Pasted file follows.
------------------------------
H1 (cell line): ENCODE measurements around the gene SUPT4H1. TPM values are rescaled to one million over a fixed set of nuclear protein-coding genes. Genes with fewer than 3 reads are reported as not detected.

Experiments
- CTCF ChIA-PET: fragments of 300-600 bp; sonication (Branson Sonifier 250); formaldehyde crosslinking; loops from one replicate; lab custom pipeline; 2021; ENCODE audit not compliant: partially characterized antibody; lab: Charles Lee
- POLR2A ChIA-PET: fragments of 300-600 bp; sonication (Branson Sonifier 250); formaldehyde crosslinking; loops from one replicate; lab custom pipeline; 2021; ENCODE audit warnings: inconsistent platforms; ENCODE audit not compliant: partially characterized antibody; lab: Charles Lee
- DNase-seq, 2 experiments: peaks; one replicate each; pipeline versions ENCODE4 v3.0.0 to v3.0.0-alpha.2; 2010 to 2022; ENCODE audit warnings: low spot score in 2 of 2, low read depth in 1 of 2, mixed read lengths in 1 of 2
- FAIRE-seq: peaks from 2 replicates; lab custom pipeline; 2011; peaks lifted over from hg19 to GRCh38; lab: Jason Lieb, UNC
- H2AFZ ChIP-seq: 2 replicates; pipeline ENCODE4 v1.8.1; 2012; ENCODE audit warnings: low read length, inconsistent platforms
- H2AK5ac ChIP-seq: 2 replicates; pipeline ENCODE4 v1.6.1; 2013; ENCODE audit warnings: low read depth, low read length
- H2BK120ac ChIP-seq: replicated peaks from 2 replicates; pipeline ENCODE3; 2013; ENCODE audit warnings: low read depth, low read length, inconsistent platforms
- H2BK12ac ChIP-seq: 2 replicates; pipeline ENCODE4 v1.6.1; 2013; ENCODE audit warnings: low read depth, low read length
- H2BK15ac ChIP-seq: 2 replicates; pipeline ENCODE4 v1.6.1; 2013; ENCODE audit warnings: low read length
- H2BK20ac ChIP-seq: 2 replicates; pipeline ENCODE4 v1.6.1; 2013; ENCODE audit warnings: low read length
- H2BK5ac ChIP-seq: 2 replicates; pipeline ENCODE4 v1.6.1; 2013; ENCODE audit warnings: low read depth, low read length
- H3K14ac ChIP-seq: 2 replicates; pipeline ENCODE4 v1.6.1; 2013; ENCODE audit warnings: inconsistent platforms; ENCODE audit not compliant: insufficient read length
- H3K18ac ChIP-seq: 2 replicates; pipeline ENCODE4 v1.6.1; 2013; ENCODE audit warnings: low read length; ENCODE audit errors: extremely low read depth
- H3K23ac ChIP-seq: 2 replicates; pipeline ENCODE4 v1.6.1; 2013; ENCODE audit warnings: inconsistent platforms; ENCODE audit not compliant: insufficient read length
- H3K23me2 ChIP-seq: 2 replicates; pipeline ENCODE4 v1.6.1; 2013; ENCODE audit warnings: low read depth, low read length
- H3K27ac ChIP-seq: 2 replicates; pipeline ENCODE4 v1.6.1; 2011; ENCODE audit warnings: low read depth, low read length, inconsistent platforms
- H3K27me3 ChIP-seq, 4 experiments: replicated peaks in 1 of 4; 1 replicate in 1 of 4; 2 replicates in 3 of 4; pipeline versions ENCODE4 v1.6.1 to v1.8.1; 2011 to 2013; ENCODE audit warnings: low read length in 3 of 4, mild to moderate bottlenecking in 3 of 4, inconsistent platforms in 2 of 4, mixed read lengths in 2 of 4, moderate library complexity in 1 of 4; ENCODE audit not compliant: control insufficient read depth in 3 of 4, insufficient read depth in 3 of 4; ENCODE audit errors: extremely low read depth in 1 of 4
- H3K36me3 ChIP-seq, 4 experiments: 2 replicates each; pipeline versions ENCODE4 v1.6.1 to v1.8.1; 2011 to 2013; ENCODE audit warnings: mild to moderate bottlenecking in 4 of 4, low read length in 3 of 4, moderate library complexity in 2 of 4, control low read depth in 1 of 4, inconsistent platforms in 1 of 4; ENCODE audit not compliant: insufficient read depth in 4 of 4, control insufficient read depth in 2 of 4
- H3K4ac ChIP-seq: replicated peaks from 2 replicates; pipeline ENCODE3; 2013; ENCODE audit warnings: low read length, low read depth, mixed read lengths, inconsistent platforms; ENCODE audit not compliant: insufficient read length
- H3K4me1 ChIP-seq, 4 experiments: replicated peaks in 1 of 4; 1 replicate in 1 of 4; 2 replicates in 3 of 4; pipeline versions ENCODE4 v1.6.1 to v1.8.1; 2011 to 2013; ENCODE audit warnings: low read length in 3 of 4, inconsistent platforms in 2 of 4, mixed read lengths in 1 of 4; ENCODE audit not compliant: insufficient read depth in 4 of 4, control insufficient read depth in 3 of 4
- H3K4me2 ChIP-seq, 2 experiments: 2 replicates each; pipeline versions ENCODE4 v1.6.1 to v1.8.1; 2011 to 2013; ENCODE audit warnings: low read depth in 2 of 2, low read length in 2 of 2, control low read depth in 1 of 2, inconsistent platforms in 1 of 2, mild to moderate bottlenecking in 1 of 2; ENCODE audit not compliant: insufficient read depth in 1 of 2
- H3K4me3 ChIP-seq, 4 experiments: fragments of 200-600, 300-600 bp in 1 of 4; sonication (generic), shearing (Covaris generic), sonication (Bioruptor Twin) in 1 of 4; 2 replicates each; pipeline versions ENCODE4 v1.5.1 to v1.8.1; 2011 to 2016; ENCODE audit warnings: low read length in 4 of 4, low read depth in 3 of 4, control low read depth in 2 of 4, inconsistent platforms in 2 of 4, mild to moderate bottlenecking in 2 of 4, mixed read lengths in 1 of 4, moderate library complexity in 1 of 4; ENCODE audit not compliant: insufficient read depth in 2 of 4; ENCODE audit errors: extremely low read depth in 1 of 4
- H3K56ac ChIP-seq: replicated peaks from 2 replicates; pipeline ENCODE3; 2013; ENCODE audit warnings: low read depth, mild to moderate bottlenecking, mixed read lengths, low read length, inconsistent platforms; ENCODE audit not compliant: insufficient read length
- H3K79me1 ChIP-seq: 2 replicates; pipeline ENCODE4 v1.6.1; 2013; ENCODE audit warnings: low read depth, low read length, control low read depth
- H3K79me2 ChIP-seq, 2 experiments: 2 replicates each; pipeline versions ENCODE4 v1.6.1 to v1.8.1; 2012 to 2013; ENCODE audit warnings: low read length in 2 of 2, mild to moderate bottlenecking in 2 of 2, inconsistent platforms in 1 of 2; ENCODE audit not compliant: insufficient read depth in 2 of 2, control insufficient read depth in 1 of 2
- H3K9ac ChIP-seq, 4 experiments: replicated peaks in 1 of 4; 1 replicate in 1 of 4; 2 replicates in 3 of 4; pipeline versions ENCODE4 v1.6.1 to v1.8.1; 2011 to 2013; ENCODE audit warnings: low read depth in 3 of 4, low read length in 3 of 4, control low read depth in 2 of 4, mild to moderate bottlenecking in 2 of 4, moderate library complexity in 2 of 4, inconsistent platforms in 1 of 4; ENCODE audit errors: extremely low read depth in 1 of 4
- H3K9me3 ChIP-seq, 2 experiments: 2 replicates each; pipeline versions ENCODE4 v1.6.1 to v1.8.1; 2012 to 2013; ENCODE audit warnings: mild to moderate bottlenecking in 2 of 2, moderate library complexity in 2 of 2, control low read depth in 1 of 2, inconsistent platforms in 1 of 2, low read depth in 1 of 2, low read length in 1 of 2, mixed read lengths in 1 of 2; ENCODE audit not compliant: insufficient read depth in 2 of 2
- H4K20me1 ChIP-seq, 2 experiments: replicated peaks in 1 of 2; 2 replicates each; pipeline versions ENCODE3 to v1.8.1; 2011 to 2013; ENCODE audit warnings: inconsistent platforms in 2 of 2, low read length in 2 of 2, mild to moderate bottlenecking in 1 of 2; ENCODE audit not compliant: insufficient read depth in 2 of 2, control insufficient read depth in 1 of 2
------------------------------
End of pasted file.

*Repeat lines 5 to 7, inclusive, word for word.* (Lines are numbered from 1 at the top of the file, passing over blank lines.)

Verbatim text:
- DNase-seq, 2 experiments: peaks; one replicate each; pipeline versions ENCODE4 v3.0.0 to v3.0.0-alpha.2; 2010 to 2022; ENCODE audit warnings: low spot score in 2 of 2, low read depth in 1 of 2, mixed read lengths in 1 of 2
- FAIRE-seq: peaks from 2 replicates; lab custom pipeline; 2011; peaks lifted over from hg19 to GRCh38; lab: Jason Lieb, UNC
- H2AFZ ChIP-seq: 2 replicates; pipeline ENCODE4 v1.8.1; 2012; ENCODE audit warnings: low read length, inconsistent platforms